Watching through these episodes of Torchwood Season 3 alone and with my family helped me realize how significant this show (specifically this season) is—politically, philosophically, relationally, and more. They touch on the issues of significance, meaning, fear, motivation, negotiation, purpose, family, sacrifice, honor and more.
And now that I have hyped up the show far beyond than what I can deliver, go watch it. On Netflix or elsewhere.
But since I know you won’t, forgive my feeble attempts to make sense of my senseless thoughts.
The show Torchwood is devoted to the Torchwood team, who defend the Earth from extraterrestrial attack (that is, when The Doctor isn’t around.) Thus, it is filled with action and adventure and romance (and sometimes sex—often sex, too much, really). While Doctor Who is about the human in the realm of the alien, Torchwood is about the humans in the influence of the alien. People band together, become empowered, are tested beyond their abilities, and find themselves in community. However, in Season Three, we have lost two crucial members of the team, and the other three are still dealing with the pain of searing loss.
The threat is an alien force called the “456”. The truth is, we don’t know their name, and when things are nameless, they are more potent in fear. And like the show title says (By the way, there are SPOILERS here, so sorry if you don’t want them) the Children of Earth are being used by the 456. First they cause children to stop what they’re doing, all over the world. Creepy. Then they cause every child on earth to scream in unison. Creepy beyond all other creepiness. Then they begin to speak as one. And whenever they stop, they wake up with no memory of the occasion. Way creepy.
The thing is, this show deals with the Children of Earth. (If you couldn’t get that already.) While many shows have adults or teens or children facing monsters and aliens (most shows in this scifi adventure genre), they often do it by choice. They choose to fight. In this season of Torchwood, the children are the victims. They used. They are brought into the fray by no force of will.
You see, the 456 hit us where it hurts. They attack earth using our children.
Not killing them or stealing them (well, there was that one time… and yet) but simply by controlling them. We try to create worlds where children are safe and protected: locked homes, gated communities, surveillance in schools and protection at our borders. But the aliens simply send out a signal and BAM! they stop.
But its something different. In Doctor Who, some aliens control humans (yes, including children) using their blood type. And its more unsettling, as they cause the humans to travel to the top of rooftops, as if they are all to commit suicide. But no. Things turn out okay. But in this case, the children were a part of the crowds, not the sole victims. When children are singled out and victimized, it is something worse. Much worse.
Fortunately, Torchwood doesn’t pretend the children are innocent or perfect. They portray real, authentic children. And that makes it worse. If the children were little angels, our cynicism could rise up and say, “Oh, just kill off the little buggers already.” But no. they portral realistic human children, with their faults and qualities. And they are defenseless and beyond saving.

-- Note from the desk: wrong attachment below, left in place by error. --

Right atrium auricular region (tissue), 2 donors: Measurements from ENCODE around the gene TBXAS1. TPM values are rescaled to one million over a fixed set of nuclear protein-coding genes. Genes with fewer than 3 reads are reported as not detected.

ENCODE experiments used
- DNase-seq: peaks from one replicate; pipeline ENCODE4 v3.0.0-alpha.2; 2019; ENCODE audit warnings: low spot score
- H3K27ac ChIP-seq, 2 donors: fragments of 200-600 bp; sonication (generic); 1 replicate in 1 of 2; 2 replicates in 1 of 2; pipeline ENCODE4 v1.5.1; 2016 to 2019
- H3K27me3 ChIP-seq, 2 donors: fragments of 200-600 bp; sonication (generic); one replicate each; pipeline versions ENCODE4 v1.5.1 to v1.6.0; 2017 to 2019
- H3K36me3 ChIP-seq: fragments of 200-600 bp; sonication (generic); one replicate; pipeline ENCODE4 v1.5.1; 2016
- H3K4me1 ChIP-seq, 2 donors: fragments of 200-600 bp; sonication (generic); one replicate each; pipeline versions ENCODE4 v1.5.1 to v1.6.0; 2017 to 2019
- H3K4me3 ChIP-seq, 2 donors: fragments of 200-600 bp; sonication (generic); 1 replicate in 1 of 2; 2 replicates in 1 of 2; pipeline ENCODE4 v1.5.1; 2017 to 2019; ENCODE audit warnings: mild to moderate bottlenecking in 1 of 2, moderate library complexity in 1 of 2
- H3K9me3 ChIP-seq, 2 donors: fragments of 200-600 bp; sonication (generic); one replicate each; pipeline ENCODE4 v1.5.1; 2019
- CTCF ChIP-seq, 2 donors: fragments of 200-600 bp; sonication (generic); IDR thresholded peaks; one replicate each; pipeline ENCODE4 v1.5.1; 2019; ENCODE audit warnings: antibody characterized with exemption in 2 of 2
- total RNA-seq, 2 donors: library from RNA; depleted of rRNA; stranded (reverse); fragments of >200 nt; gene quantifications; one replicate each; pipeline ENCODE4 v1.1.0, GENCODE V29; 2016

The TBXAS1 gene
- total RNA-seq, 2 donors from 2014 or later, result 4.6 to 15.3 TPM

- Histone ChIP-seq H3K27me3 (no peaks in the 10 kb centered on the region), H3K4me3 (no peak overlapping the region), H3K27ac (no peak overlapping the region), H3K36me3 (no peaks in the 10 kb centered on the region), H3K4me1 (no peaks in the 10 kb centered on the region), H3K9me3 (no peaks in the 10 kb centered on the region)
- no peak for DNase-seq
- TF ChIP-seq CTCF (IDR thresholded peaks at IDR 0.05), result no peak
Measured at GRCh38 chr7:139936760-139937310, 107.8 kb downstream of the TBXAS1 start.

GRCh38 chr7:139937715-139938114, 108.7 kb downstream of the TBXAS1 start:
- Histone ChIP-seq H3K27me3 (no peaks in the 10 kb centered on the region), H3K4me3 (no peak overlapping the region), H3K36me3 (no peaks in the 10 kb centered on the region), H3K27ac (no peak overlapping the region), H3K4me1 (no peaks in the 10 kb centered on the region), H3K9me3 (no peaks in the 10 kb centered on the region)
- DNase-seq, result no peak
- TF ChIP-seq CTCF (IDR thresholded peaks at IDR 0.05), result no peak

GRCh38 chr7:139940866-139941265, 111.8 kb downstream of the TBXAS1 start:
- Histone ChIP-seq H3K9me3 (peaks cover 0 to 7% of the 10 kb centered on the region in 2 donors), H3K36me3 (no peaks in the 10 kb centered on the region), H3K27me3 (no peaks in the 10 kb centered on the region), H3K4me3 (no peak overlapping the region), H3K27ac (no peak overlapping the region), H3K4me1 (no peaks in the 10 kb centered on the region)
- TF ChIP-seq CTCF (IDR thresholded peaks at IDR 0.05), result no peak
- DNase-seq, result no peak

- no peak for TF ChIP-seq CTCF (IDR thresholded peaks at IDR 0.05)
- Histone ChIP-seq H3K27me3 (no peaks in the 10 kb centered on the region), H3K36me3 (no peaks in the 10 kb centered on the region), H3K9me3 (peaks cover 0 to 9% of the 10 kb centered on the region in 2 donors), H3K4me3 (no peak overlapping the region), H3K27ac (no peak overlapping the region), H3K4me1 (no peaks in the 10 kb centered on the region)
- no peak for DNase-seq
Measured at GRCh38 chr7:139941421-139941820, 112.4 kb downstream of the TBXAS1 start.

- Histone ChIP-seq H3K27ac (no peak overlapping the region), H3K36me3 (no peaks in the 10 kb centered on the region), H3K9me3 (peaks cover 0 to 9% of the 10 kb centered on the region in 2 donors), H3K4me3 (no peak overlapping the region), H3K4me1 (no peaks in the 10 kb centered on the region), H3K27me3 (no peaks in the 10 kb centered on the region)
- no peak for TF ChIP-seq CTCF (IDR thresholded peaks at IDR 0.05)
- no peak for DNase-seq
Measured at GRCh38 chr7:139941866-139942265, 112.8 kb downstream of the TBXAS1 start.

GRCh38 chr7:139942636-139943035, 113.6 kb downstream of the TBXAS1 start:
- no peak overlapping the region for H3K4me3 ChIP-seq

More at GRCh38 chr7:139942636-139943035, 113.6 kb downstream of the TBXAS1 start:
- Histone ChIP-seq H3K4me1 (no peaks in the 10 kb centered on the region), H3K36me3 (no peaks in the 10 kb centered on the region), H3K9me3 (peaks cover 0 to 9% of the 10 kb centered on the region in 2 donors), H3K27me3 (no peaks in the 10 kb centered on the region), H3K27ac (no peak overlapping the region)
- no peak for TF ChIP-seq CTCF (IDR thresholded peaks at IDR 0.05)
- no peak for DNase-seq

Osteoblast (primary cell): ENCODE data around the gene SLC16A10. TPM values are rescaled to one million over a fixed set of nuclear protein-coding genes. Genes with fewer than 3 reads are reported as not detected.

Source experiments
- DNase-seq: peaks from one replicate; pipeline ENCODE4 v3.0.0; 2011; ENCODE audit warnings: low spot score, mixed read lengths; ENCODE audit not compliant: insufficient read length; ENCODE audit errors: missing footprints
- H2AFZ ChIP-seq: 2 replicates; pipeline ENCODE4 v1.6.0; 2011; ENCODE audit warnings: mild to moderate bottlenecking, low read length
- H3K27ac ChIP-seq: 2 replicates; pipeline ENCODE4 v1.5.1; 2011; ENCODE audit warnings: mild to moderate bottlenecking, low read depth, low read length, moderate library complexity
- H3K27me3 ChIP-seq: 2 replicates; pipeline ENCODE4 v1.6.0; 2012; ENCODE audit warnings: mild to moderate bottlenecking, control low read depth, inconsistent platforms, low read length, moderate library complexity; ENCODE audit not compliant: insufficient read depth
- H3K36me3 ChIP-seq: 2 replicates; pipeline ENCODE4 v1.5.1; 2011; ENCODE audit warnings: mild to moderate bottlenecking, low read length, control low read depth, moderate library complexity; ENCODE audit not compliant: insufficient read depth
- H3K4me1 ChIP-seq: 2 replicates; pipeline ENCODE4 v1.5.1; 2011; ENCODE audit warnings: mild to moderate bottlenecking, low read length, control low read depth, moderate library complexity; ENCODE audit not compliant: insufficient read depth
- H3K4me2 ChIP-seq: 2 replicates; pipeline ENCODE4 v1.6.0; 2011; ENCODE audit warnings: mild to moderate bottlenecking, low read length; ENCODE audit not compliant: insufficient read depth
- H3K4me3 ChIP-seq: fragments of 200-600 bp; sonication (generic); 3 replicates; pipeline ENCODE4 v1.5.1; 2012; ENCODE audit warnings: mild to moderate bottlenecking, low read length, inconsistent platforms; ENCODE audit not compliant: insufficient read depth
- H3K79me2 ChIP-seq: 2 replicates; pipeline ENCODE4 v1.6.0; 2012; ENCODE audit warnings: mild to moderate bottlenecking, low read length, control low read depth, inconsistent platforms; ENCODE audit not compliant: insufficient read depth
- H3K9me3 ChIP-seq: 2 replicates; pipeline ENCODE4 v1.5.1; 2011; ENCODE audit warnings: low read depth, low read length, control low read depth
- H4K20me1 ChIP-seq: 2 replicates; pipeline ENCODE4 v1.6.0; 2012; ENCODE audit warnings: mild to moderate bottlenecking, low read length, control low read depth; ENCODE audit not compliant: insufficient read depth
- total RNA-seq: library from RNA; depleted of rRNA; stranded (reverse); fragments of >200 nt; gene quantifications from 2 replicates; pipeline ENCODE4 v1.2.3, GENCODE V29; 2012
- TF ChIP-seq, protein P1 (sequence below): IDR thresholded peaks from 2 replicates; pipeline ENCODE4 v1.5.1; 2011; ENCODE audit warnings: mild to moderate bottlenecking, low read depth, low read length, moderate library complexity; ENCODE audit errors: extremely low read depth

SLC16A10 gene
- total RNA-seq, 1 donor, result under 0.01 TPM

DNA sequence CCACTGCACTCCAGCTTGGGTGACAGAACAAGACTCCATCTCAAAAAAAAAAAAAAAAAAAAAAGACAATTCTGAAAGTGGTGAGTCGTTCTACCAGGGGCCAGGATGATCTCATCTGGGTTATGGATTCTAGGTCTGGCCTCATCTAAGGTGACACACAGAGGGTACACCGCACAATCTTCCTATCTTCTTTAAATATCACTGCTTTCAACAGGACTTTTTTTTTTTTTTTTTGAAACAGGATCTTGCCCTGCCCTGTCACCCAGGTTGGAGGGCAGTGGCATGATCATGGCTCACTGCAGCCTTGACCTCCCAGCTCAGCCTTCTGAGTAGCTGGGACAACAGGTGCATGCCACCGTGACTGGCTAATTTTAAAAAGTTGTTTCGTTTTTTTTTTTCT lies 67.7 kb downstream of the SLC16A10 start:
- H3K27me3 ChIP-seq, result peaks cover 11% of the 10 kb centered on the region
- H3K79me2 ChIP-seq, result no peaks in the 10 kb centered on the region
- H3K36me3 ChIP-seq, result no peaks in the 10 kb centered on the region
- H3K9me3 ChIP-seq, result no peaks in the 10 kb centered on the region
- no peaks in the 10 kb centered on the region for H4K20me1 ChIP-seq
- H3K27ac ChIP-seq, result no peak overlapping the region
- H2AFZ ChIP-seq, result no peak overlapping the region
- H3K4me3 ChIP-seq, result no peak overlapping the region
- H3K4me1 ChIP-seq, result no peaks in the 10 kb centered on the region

We get protective around children. I know I do. When an adult suffers harm, we are saddened; but when a child suffers harm, we mourn and grieve and are angered, righteous anger. When Gavroche dies in Les Mis, that’s when I tear up. It’s such an unjust world that we live in.
And so in Torchwood we look into the courts of justice, behind closed doors, into the inner sanctum of British government. We see how they deal with the alien threat. You see, the aliens are demanding, on threat of destroying the world, 10% of the world’s population of children. Yeah. Not ten children or a hundred. Thousands upon thousands upon millions.
Does that make it worse? Or easier to bear?
The politicians must now decide. And face the questions:
– Can we sacrifice the 10% of our children to save everyone else?
– Do we have the right to make that decision?
– How do we decide who gets taken?
– How can we make this appear beneficial to the public?
Questions of serious implications. Political. Psychological. Philosophical. Religious even. What would you do?
The deliberations are painful. Painful. Utterly and dreadfully painful. But what would you do? What could you do?
The show gets a little preachy near this point, and they comment on how numbers of children die every day. Disease. War. Accidents. Abuse. And we accept it.
And though it’s a little contrived, it’s true. We do accept death for the survival of our survival. Death of soldiers and firemen, workers and politicians. We allow it to happen, accept that it’s a reality for maintaining our world.
They don’t choose to fight in our world’s battles or participate in our violence. They are beyond that. They are the victims.
Which is why I love any and every person who works to protect our children. Help our children. Save our children. Teachers. Soldiers. Doctors. Because they are making the ultimate sacrifice. They don’t sacrifice the child for self-preservation, as the politicians ultimately do in Torchwood. They sacrifice the self for the child. They give of themselves and give and give to provide a way for the children of earth.
Now, I apologize for the past 5 or so paragraphs. They are a little preachy. And I don’t want to deliver a sermon. I just want to raise the questions.
– What would you do in their shoes?
– Is sacrifice of the minority acceptable for the survival of the majority?
– Can we even judge those who must make those decisions?
– What else could be done?
– Why are children so important?
It’s okay to answer “I Don’t Know” sometimes. But we must still face the questions and see what rises in our minds and settles in our spirits. So. What do you think?